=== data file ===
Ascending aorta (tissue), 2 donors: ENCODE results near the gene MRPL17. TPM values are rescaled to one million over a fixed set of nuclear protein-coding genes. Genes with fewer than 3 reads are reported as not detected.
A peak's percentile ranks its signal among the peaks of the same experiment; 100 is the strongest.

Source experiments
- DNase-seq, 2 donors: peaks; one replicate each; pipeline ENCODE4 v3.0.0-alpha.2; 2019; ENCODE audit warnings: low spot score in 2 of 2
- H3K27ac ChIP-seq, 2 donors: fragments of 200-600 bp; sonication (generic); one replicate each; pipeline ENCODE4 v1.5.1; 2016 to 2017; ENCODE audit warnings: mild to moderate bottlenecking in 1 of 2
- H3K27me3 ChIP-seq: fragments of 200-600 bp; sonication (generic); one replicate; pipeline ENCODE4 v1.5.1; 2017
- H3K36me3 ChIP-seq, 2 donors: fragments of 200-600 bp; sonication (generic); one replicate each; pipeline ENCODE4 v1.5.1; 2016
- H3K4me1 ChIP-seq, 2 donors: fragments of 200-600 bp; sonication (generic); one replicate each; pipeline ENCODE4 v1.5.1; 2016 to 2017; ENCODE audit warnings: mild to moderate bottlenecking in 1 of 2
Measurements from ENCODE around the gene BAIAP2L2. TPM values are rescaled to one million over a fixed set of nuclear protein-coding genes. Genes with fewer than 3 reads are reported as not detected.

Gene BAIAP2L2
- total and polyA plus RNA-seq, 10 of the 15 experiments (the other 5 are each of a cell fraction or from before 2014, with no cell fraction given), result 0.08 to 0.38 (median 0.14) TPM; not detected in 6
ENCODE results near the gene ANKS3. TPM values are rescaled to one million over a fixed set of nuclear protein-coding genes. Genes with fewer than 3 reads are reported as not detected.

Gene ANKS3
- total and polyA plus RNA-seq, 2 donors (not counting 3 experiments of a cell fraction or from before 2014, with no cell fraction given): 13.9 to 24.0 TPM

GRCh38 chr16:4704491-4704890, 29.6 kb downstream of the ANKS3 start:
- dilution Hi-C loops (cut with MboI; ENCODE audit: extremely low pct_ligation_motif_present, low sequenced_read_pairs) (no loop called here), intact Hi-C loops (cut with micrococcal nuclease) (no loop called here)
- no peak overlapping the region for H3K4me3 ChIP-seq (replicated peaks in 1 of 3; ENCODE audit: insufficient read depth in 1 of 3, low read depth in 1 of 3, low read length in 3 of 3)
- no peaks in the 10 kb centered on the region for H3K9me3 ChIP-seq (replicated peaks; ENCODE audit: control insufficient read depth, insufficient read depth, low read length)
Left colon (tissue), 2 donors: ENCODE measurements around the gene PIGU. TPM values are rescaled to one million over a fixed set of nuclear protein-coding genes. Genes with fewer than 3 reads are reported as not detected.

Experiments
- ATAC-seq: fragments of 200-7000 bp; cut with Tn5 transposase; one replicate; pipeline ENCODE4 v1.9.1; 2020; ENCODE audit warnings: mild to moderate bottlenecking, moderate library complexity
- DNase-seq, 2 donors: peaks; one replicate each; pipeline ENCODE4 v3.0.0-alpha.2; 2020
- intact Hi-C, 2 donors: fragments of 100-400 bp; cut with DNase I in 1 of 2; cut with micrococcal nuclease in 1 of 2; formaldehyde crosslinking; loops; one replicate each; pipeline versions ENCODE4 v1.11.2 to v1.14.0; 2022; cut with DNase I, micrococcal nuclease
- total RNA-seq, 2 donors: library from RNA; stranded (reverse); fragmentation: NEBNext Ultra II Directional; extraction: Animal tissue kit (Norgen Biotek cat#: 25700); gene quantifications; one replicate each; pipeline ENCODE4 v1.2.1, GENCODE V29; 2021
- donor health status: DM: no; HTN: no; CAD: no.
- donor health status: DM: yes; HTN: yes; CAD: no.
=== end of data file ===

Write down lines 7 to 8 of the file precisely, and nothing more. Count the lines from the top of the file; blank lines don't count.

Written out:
- H3K36me3 ChIP-seq, 2 donors: fragments of 200-600 bp; sonication (generic); one replicate each; pipeline ENCODE4 v1.5.1; 2016
- H3K4me1 ChIP-seq, 2 donors: fragments of 200-600 bp; sonication (generic); one replicate each; pipeline ENCODE4 v1.5.1; 2016 to 2017; ENCODE audit warnings: mild to moderate bottlenecking in 1 of 2